Suppose a trust was funded with 1,000 shares of Apple Inc. stock and other, non-U.S. situs assets, and on the date of death, the trust holds 1,000 shares of Apple stock and non-U.S. situs assets. You would include the value as of the date of death of those 1,000 shares in the grantor’s U.S. gross estate. If the trust holds only 700 shares of Apple stock on the date of death and the trustee sold 300 shares prior to the date of death and reinvested proceeds in non-U.S. situs assets, you would include in the gross estate the value of those 700 shares as of the date of death. The question becomes how to value, for purposes of inclusion in the gross estate, the 300 shares that were sold prior to death.
Below is a four-step formula that can be used to calculate the value of U.S. situs assets that fund a trust, but are sold prior to the grantor’s death:
Step 1. Compute a fraction with a numerator that’s the value at the time of contribution of the U.S. situs assets no longer on hand and a denominator that’s the value at the time of contribution of all assets transferred to the trust.
Step 2. Determine the value of the trust as of the decedent’s death (or the alternate value date, as the case may be).
Step 3. Reduce the value of the trust determined in Step 2 by the value of the U.S. situs assets still on hand as of the decedent’s death (or the alternate value date) because that value is separately reported.
Step 4. Multiply the value obtained in Step 3 by the fraction computed in Step 1.
Now let’s assume the value of the 700 shares of Apple stock that remained at the date of death was $350,000; at the date of contribution, the value of the 300 shares that were later sold was $120,000 (the sales price is irrelevant for purposes of these computations); the value of all assets (U.S. situs and foreign) at the time of contribution to the trust was $3 million, and the value of the trust at the date of death was $7 million. Applying the formula above, here’s how to calculate the value of the U.S. assets:
Step 1: The fraction is $120,000/$3 million or 0.04;
Step 2: The value is $7 million;
Step 3: Subtract $350,000 (the value of the Apple stock remaining on hand at the date of death) from $7 million (the value of the trust at the date of death), resulting in $6.65 million;
Step 4: Multiply $6.65 million by 0.04, resulting in $266,000. The total amount includible in the U.S. gross estate is, therefore, $616,000 (adding the $266,000 from Step 4 to $350,000, which is the value of the Apple stock remaining on hand at the date of death).
Always include in the U.S. gross estate the value of any additional U.S. situs assets that are held at the decedent’s death, but that weren’t used to fund the trust.
1. For U.S. estate, gift and generation-skipping transfer (GST) tax purposes, a non-resident alien (NRA) is a non-U.S. citizen who isn’t U.S. domiciled. An individual is domiciled if he’s physically present in the United States with an intention to remain indefinitely, as shown by the surrounding facts and circumstances. See Treasury Regulations Sections 20.0-1(b) and 25.2501-1(b).
2. All section references herein are to the Internal Revenue Code of 1986, as amended, and Treasury Regulations promulgated thereunder.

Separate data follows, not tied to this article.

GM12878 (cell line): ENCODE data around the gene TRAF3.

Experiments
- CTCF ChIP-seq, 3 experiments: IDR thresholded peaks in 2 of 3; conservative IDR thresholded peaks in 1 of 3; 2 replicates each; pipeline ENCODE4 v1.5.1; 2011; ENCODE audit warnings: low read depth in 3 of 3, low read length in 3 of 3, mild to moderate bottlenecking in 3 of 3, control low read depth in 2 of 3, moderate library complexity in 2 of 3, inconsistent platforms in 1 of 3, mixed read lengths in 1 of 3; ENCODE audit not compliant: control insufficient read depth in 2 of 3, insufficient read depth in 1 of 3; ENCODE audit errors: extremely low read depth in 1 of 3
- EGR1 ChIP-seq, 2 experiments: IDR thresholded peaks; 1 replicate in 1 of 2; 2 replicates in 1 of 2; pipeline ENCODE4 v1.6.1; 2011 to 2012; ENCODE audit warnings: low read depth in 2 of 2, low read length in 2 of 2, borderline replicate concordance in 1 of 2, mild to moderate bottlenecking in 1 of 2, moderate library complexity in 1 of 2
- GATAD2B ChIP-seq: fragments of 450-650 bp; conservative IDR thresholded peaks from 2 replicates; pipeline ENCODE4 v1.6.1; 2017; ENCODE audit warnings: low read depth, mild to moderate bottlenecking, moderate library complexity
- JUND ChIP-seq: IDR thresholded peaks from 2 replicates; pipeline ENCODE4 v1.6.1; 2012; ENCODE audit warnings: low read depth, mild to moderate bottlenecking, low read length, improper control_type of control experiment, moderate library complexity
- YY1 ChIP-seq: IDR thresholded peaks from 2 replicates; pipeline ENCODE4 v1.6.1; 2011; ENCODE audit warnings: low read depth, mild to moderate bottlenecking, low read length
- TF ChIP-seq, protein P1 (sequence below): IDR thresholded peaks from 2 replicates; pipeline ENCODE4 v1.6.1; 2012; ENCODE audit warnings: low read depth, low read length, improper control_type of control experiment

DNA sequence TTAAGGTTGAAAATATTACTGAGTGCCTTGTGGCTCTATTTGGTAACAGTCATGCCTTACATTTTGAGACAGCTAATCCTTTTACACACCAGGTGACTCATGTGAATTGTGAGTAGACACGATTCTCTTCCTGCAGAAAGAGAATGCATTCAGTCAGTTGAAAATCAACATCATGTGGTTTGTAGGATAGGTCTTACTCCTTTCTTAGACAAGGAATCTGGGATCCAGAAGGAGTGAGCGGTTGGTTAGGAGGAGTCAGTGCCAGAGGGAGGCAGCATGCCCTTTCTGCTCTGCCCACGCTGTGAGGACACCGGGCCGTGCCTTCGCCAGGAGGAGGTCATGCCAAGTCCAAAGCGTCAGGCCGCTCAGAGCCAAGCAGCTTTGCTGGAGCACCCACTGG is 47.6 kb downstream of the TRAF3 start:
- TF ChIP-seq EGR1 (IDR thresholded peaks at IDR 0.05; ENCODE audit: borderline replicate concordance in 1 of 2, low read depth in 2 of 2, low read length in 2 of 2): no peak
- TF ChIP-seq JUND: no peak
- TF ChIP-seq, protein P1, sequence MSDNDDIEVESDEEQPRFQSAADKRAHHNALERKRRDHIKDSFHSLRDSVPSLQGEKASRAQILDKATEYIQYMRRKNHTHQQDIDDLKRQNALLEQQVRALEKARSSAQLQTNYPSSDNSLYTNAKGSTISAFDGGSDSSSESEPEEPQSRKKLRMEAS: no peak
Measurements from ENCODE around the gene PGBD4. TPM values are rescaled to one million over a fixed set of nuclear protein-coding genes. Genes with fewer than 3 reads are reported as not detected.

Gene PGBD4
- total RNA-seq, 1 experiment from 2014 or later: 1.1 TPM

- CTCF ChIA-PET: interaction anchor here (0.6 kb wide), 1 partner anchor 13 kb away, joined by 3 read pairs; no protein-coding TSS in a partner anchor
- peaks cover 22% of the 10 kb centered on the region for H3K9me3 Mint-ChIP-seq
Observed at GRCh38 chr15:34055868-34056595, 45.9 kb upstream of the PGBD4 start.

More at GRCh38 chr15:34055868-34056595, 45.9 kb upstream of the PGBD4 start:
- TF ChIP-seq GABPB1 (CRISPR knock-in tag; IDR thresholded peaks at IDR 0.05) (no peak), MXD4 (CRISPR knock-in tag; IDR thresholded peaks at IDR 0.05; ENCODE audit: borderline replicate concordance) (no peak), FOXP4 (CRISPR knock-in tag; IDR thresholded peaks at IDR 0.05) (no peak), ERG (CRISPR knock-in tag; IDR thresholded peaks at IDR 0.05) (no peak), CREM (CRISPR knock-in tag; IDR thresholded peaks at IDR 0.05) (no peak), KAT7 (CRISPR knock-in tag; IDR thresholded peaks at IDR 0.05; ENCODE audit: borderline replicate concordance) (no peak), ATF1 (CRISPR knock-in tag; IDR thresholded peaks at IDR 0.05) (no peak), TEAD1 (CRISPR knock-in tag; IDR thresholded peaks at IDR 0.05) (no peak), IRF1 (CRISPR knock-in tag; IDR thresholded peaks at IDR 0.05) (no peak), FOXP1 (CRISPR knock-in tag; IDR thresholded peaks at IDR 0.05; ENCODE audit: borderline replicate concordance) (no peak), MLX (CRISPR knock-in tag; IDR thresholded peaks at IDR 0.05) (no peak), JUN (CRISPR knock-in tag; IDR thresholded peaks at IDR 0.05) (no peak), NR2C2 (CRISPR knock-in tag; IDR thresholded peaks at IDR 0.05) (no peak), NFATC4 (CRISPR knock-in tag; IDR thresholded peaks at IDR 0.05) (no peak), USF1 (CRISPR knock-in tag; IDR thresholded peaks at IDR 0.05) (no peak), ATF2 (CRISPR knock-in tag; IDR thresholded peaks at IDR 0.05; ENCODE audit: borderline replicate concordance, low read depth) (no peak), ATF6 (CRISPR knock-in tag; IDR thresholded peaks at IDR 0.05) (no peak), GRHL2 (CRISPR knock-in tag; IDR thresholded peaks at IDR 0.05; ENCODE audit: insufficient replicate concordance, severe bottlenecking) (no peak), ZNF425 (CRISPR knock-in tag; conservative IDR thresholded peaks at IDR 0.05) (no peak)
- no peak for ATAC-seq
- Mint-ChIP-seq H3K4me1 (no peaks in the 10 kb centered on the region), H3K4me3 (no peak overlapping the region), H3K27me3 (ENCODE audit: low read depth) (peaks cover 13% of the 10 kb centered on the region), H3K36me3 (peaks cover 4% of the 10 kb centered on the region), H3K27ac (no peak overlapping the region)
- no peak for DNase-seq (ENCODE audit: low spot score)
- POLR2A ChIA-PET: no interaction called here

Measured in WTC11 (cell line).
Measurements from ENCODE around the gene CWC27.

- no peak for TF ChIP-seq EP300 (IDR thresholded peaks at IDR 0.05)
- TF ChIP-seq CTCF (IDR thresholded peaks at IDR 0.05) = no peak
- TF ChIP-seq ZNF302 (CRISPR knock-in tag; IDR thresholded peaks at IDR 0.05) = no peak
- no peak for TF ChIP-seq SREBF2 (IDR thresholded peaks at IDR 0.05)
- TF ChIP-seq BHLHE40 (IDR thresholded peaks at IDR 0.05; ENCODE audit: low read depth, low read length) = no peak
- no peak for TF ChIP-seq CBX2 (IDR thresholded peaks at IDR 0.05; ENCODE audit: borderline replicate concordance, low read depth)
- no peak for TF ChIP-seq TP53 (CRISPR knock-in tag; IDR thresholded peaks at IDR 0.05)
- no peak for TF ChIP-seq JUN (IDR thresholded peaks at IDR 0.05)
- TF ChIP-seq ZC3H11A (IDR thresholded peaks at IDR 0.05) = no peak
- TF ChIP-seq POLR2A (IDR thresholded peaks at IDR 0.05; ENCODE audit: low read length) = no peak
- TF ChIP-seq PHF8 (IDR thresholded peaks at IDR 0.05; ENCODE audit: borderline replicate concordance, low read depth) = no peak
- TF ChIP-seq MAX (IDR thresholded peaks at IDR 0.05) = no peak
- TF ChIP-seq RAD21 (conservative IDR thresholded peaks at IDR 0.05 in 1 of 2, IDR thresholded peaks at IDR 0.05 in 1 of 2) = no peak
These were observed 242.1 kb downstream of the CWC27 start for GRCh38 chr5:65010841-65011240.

3. IRC Section 2104(b).
4. However, all these retained string provisions carve out an exception for “bona fide sales for full and adequate consideration in money or money’s worth.” See IRC Sections 2036(a), 2037(a) and 2038(a).
5. An NRA decedent’s estate has a U.S. estate tax filing obligation if the U.S. gross estate exceeds $60,000. See IRC Section 2102(b).
6. IRC Sections 2104(c) and 2105(b). Bilateral treaties between the United States and other individual countries should be reviewed to see if they alter the rules on situs of assets for U.S. estate, GST and gift tax purposes. To avoid double taxation, the United States typically enters into tax treaties with other countries that impose significant taxes of their own on individuals deemed domiciled in those countries, while the United States taxes its citizens regardless of their domicile.
7. For U.S. federal gift tax purposes, only U.S. real property and tangible personal property physically located in the United States (including cash in a U.S. bank account) are considered U.S. situs assets. See IRC Section 2501(a)(2) and GCM 36860 (Sept. 24, 1976).
8. Technical Advice Memorandum 9507044 (May 31, 1994).
9. See Richard B. Stephens, Stephen A. Lind, Guy B. Maxfield and Dennis Calfee, Federal Estate and Gift Taxation, par. 6.04, “Property Subject to Lifetime Transfer.”
10. To qualify the trust as a foreign grantor trust, the grantor must retain strings over the trust by providing either that the grantor has the power to revoke the trust or the grantor and/or the grantor’s spouse are sole beneficiaries of the trust during the grantor’s life (Section 672(f)(2)(A)). Then, the trust is treated for tax purposes as owned by the grantor so that all items of income, deduction and credit of the trust are treated as if the grantor received them directly (IRC Section 671). If the trust invests in assets that don’t produce U.S. source income, and the trust isn’t engaged in a U.S. trade or business, neither the trust nor the grantor is subject to U.S. income tax (Section 672(f)). A distribution to a U.S. beneficiary of income from a foreign grantor trust isn’t taxed to the U.S. beneficiary (Revenue Ruling 69-70, 1969-1 C.B. 182).
11. Under the step transaction doctrine, all steps taken to achieve an intended result are viewed as a single transaction and evaluated as one transaction for tax purposes. See Commissioner v. Clark, 489 U.S. 726, 738 (1989).
12. See Strangi v. Comm’r, 417 F.3d 468 (5th Cir. 2005), aff’g T.C. Memo. 2003-145.
13. See Fillman v. U.S., 355 F.2d 632 (Ct. Cl. 1966). Examples of corporate formalities that should be observed include: treating the corporation as the legal and beneficial owner of the assets; electing directors and officers who maintain proper books and records for the corporation and execute all necessary forms on its behalf; and opening a separate bank account in corporate name.
14. Decanting of trust assets may be treated as a conveyance to a new trust. Income tax consequences of the proposed decanting should be analyzed.
15. The U.S. gift, estate and GST tax implications for the grantor resulting from the trustee’s amendment or decanting of the trust are beyond the scope of this article, but should be thoroughly explored by the trustee.